They would have had to investigate and eliminate all reasonable alternative explanations that would explain their result under the present theory. In the case of a result that appears to violate laws of conservation of momentum or energy, those alternative explanations are "you transfered the momentum or energy elsewhere" (eg, 'pushing off' the atmosphere a la a Crookes' radiometer because you haven't pulled a vacuum) and "your measurements are experimental artifacts that do not yield the same result when the experiment is repeated" (far from 'validating' the previous findings, they got force values that were orders of magnitude smaller than what was reported previously). They did not address, let alone eliminate, either of these simpler explanations.

Having done so, they also would have had to provide a new theory (or at least an explanation that could be developed into a theory) for what was happening. Importantly, that theory would need to give testable predictions that could be falsified experimentally. In this case, that means offering a new theory that not only explains the thrust seen in the slotted device, but also the thrust recorded in the unslotted null device. (Indeed, the fact that it was seen in the null device is exactly the sort of experimental falsification of their prior theory -- that it was the asymmetry of the slots that made it work -- that I'm talking about.) They do not offer any testable explanations or predictions.
posted by Westringia F. at 4:53 AM on August 5 [1 favorite]


(And the less one is able to offer a new & falsifiable theory, the greater the need to eliminate all alternative explanations under the existing theory. If one claims that one cannot explain the result -- that it's truly New Physics -- then one had damn well be certain one can't. They're shying away from making a claim this strong -- Wired &al have been really trumpeting the "new physics" part -- but not as much as they should, and their own apparent lack of skepticism is why there's such vigorous skepticism about it from the community.)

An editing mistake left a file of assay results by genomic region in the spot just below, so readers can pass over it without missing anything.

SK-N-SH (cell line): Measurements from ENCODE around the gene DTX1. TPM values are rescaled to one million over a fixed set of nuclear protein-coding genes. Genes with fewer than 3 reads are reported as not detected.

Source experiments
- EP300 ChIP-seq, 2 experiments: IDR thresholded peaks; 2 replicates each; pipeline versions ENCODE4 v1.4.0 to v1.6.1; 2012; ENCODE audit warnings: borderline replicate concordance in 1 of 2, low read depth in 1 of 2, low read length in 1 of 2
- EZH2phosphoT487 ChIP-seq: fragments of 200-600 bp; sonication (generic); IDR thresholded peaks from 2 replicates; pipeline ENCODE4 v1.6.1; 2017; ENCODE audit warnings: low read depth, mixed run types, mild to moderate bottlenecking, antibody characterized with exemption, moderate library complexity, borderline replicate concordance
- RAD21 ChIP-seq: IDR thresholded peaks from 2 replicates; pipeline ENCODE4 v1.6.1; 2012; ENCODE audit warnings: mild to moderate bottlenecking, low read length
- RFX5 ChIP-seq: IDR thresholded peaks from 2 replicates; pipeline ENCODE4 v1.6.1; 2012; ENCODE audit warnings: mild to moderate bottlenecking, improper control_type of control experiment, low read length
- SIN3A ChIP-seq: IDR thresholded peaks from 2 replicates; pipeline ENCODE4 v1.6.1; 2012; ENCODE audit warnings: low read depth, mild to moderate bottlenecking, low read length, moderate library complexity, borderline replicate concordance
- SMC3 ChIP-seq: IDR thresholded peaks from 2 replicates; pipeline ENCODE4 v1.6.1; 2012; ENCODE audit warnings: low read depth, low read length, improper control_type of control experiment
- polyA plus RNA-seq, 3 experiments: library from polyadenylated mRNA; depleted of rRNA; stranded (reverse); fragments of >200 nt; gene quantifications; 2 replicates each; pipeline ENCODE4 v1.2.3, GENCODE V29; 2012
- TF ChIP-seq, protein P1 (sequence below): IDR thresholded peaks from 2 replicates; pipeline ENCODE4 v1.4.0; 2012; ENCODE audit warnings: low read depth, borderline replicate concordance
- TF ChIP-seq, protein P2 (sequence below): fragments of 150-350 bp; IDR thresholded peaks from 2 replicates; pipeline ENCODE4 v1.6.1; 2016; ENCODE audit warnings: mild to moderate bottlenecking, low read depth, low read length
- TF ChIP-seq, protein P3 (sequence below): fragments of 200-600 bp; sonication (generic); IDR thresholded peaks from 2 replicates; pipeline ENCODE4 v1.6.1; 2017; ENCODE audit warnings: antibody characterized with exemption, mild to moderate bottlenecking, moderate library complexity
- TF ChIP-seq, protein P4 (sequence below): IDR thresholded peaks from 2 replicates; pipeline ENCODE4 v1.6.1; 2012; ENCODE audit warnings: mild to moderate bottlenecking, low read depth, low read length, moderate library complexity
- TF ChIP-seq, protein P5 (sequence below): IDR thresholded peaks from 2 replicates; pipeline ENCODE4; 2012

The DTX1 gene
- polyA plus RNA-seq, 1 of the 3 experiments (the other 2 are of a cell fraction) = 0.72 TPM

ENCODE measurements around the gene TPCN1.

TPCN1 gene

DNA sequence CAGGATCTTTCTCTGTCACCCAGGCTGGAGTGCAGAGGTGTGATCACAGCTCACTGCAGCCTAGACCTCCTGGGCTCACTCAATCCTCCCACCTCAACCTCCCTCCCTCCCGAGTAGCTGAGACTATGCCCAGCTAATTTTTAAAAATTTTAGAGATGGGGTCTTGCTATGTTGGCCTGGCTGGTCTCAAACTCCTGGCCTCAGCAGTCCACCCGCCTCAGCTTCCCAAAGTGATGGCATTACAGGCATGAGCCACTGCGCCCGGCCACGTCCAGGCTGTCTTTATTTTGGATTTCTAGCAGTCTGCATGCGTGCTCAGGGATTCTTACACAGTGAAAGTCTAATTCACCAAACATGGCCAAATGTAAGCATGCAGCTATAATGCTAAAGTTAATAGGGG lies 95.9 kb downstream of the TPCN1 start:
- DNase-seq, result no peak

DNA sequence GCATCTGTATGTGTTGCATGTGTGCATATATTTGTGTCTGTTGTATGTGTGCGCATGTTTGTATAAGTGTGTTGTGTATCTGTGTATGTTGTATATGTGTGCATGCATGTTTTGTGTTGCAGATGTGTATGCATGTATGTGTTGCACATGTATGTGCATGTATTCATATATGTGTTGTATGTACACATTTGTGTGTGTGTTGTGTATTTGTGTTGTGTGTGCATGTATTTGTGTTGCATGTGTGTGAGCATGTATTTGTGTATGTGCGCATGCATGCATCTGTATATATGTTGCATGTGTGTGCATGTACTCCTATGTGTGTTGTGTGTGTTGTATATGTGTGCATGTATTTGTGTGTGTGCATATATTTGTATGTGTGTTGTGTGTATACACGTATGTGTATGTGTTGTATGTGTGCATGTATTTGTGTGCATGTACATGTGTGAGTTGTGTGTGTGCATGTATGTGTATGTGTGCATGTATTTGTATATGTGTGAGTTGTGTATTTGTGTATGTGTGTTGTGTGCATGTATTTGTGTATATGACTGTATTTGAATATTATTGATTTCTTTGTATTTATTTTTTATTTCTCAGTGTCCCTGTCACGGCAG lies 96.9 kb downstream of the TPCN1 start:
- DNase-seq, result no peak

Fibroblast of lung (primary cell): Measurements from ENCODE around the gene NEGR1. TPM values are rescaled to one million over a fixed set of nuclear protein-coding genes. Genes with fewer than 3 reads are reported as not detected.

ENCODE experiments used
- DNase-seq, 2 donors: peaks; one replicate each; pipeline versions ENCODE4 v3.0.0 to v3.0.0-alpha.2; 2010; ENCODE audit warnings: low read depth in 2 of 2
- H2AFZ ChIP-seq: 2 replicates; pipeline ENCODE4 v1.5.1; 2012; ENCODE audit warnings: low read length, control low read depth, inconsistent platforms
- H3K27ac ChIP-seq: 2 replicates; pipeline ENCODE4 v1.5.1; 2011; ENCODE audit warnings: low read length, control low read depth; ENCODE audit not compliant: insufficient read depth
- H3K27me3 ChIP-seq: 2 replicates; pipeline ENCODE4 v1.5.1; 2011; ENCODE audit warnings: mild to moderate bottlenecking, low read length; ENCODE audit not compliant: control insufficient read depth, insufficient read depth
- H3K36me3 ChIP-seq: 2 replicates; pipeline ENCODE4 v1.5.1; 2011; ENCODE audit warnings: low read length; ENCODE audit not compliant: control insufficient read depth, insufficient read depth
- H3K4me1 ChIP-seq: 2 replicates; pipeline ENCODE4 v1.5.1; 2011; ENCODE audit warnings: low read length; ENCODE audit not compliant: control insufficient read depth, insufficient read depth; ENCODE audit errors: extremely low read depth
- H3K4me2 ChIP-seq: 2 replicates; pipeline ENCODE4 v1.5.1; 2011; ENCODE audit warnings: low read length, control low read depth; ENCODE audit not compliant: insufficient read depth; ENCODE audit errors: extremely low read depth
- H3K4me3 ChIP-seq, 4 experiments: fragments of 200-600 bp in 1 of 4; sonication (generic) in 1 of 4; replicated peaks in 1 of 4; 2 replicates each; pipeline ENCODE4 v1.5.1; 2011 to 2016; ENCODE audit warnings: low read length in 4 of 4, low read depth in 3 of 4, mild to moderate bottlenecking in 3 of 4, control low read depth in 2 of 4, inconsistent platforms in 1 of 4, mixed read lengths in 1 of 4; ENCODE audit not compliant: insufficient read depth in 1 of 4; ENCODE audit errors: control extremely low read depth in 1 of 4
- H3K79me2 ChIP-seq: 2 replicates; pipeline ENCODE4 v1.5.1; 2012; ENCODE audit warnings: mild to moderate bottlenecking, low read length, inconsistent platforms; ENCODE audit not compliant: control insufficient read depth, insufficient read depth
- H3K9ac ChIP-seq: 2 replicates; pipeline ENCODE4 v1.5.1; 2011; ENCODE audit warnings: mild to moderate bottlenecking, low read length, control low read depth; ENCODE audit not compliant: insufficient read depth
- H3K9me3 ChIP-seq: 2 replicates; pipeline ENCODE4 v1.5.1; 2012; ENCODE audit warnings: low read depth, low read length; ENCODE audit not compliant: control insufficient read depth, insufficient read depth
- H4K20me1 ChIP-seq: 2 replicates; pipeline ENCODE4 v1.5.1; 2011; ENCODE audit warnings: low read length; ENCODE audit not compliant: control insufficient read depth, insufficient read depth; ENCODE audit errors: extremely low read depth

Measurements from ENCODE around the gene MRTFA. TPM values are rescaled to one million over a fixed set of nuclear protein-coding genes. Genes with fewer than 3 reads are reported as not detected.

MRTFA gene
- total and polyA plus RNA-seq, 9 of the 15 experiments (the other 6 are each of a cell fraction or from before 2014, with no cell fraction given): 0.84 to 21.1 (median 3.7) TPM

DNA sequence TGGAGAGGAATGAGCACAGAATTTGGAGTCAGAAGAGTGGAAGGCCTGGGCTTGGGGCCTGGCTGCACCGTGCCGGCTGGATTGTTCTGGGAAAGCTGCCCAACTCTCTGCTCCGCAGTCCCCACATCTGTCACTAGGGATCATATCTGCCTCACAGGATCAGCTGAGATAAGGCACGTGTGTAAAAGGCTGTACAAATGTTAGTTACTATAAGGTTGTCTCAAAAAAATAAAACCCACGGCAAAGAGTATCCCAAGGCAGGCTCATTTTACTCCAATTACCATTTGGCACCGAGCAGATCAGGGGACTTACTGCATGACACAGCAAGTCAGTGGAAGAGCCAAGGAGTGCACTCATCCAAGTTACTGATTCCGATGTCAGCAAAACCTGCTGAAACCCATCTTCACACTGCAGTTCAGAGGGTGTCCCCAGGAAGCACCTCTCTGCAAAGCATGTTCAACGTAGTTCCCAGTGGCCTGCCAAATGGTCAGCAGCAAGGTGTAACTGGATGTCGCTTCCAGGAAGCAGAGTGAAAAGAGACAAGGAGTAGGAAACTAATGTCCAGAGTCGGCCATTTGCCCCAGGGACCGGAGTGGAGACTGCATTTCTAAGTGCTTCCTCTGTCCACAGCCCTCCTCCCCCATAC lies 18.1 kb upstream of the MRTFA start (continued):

posted by Westringia F. at 5:10 AM on August 5


Okay, I feel like we're talking past each other here, and maybe it is a cultural thing with physicists and engineers. At the moment I don't care about the physical principles behind the thing, I just care if it works or not.

From my perspective the "how" is something you worry about only after you've settled that the "what" is really happening. Having a plausible theory up front definitely makes it much more attractive to put resources in and do experiments on, but ultimately the important thing is whether you have something useful.

So having written that, yeah, a bit of an engineering bias there. I suspect I'm asking my question in the wrong forum.
posted by Tell Me No Lies at 9:39 AM on August 5


Today's xkcd cartoon seems relevant.
posted by RedOrGreen at 7:58 AM on August 6


10 questions about Nasa's 'impossible' space drive answered
posted by crayz at 4:59 AM on August 7 [1 favorite]


10 questions...

Well now I have no idea what to think.

...except to say that any test rig capable of detecting the force from waves in the Gulf of Mexico from 25 miles away is pretty slick.
posted by aramaic at 6:48 AM on August 7 [1 favorite]


10 questions about Nasa's 'impossible' space drive answered
While the original abstract says that tests were run "within a stainless steel vacuum chamber with the door closed but at ambient atmospheric pressure", the full report describes tests in which turbo vacuum pumps were used to evacuate the test chamber to a pressure of five millionths of a Torr, or about a hundred-millionth of normal atmospheric pressure.

So, there's something, I guess?
posted by Nonsteroidal Anti-Inflammatory Drug at 7:32 AM on August 7


Great Scott!
A superconducting version of the EmDrive, would, in principle, generate thousands of times more thrust. And because it does not require energy just to hold things up (just as a chair does not require power to keep you off the ground), in theory you could have a hoverboard which does not require energy to float in the air.